FEUD OF THE WEEK: Robby Gordon vs. Kevin Conway
Robby Gordon switches to Dodge, plans call for 18-race schedule in 2011
Kevin Conway to drive for Nemco Motorsports at Daytona
Kevin Conway files battery complaint against Robby Gordon; Gordon placed on probation by NASCARIt is rare that a feud among NASCAR drivers is more about off-the-track disputes than on-the-track, fender-to-fender action.
But the rift between Robby Gordon and Kevin Conway, which led to an alleged physical confrontation in the garage at Las Vegas Motor Speedway, is about an owner-driver relationship that has gone sour.
It started with Conway joining Gordon’s Robby Gordon Motorsports team last August. It now involves two lawsuits and an apparent physical altercation that could lead to even more legal action.
Conway, through his Exclaim marketing company, brought the Extenze sponsorship to Sprint Cup racing in 2010 with Front Row Motorsports. By mid-August, Conway and Front Row had parted ways, with Front Row later suing Conway and Extenze over whether Extenze owes Front Row money for races after the 15th race of the season.
Conway then went to Gordon’s team, where he drove seven races. Gordon put himself in the car for three races, citing a clause about keeping the car in the top 35 in owner points. Extenze supposedly refused to pay because it never approved Gordon as the driver, according to court documents.
Gordon says Extenze owes him $690,000 and has sued Extenze. Conway, meanwhile, won the Sprint Cup rookie award, and has sued Gordon for his $29,000 share of the rookie money (which NASCAR pays to the owner, not the driver). Gordon said in an interview Saturday that he would gladly give Conway that money – if Extenze pays him what he feels he is owed.
The two drives then got into an altercation Friday at Las Vegas with Conway filing a battery complaint against Gordon with local police. Whether that investigation goes anywhere remains to be seen. It also wouldn’t prevent Conway from filing a civil suit.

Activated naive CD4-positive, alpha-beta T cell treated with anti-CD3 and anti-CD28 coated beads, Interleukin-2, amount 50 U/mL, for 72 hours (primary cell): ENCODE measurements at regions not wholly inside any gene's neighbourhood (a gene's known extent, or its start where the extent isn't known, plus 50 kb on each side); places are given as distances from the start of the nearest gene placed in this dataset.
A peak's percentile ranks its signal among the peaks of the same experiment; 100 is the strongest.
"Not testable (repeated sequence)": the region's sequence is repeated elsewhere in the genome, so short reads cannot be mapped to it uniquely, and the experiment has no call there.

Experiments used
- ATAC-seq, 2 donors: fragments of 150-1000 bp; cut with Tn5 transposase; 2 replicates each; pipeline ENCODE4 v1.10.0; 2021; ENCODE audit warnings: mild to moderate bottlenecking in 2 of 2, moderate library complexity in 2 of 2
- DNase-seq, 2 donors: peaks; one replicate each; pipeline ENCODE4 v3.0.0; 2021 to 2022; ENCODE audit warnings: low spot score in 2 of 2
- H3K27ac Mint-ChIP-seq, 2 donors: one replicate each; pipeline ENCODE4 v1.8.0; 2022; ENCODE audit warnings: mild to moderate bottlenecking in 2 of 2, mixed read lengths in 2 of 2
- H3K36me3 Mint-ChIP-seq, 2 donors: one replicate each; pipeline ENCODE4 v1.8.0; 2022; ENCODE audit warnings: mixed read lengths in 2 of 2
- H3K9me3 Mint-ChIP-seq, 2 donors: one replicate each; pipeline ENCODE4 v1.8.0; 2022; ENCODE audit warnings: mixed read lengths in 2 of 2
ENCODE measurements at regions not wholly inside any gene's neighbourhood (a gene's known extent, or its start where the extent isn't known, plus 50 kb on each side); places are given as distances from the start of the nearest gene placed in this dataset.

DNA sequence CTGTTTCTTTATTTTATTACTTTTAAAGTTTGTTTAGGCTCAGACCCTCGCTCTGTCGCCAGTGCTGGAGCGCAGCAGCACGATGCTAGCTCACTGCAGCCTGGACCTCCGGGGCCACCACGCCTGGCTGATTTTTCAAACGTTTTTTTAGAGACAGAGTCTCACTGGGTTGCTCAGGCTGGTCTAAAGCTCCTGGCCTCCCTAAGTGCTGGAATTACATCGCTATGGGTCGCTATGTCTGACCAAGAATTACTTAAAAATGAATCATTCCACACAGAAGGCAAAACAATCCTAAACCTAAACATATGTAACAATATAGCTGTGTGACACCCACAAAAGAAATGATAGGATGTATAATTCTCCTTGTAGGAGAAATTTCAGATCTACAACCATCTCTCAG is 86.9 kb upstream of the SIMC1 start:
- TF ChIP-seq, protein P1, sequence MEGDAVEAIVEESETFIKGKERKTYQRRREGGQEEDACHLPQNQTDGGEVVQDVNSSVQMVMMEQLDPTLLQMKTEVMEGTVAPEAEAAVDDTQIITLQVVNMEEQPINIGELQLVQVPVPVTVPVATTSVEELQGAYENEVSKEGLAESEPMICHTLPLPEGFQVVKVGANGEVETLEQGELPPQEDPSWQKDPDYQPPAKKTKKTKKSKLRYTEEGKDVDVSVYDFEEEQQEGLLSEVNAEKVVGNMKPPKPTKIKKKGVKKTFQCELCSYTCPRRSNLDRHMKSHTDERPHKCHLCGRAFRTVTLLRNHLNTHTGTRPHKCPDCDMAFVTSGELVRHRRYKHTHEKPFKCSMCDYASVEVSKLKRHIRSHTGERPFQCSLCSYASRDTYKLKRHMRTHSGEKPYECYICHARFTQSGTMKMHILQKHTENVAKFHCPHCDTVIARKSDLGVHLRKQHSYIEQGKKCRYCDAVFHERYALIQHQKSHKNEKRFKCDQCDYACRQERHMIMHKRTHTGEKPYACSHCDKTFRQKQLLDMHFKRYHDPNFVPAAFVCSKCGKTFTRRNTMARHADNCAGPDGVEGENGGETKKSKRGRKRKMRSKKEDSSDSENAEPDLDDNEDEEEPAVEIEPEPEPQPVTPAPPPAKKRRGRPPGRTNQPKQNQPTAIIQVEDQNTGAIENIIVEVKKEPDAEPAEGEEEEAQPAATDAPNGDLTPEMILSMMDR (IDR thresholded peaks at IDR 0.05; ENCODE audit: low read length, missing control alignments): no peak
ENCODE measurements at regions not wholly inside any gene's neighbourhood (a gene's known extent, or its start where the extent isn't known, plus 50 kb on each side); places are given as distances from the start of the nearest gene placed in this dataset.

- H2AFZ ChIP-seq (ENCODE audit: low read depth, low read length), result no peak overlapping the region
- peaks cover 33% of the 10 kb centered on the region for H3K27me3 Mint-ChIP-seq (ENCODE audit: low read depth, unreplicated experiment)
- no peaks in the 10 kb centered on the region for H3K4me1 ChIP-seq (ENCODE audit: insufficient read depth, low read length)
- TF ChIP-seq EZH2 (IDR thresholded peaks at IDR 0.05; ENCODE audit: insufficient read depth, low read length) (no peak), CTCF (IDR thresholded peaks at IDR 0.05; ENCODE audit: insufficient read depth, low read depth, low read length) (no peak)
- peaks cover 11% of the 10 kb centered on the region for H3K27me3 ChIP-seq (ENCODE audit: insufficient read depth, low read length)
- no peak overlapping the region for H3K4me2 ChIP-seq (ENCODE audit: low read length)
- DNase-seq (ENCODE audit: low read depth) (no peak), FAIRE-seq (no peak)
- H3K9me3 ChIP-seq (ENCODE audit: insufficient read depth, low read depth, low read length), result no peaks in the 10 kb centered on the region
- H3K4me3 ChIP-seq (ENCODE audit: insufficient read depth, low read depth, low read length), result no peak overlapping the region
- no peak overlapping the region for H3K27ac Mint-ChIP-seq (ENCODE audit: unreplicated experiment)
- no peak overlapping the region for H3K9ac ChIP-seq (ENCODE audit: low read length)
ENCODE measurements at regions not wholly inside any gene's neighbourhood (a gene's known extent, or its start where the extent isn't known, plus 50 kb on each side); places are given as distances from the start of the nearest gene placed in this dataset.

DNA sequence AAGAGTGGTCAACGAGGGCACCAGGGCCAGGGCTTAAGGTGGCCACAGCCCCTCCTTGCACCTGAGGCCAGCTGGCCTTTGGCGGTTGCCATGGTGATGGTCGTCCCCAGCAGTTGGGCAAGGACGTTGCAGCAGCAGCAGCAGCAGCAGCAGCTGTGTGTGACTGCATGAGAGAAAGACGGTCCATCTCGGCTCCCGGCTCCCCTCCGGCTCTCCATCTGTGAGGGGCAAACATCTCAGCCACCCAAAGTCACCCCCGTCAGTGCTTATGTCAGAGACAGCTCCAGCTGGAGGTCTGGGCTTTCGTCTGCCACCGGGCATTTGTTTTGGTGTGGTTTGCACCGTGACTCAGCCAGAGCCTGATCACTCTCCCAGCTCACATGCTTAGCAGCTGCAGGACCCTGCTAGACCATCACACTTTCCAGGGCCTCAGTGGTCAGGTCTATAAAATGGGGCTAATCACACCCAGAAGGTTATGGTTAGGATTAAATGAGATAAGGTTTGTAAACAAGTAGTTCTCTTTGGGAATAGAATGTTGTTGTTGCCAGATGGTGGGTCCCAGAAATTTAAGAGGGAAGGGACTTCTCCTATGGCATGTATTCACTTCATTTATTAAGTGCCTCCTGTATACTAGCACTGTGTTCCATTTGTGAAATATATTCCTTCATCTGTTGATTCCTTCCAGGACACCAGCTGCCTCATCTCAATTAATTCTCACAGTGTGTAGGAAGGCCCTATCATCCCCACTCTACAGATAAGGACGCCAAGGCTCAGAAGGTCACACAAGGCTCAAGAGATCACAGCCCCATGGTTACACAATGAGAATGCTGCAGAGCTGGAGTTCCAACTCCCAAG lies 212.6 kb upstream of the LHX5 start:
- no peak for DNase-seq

Neither driver would talk about the specifics of what happened Friday, but the Las Vegas Metropolitan Police Department confirmed Monday that Conway alleged a couple of punches were thrown by Gordon. NASCAR has put Gordon on indefinite probation. Conway was not penalized, leaving the impression that Gordon was the one who crossed the line as far as any physical contact.
Gordon has ripped Conway in the media since the start of the season. Conway failed to make the Daytona 500 and has competed in one Nationwide Series race for Nemco Motorsports.
“The guys from Extenze, I can’t even believe they’re on the race track this weekend,” Gordon said before the Daytona 500. “How do you come around and just jack two teams, sign contracts and bounce checks [and still be here]? You just don’t do that.”
Whether Conway and Gordon ever race each other again remains to be seen. What appears for sure is that the two drivers could produce more fireworks, although Gordon, who is on probation, needs to be careful.
The probation covers all his actions, but NASCAR is more likely to look the other way if Gordon and Conway make contact on the track. Granted, Gordon can ill afford damage to his race cars, but he is the owner and if he wants to take that risk to get back at Conway, that just might happen.
And if they end up talking to each other outside the courtroom, media and bystanders might want to be ready to take photos or video with their phones.
Those who intentionally live off another’s labor will always want more free stuff!